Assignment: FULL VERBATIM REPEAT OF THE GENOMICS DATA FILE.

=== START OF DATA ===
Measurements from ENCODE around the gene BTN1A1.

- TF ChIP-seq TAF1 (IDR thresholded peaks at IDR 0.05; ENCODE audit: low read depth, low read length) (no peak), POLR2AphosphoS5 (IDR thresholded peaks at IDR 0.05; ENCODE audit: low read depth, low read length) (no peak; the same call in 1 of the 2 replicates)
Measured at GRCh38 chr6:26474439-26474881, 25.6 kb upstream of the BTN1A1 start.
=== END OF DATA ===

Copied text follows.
Measurements from ENCODE around the gene BTN1A1.

- TF ChIP-seq TAF1 (IDR thresholded peaks at IDR 0.05; ENCODE audit: low read depth, low read length) (no peak), POLR2AphosphoS5 (IDR thresholded peaks at IDR 0.05; ENCODE audit: low read depth, low read length) (no peak; the same call in 1 of the 2 replicates)
Measured at GRCh38 chr6:26474439-26474881, 25.6 kb upstream of the BTN1A1 start.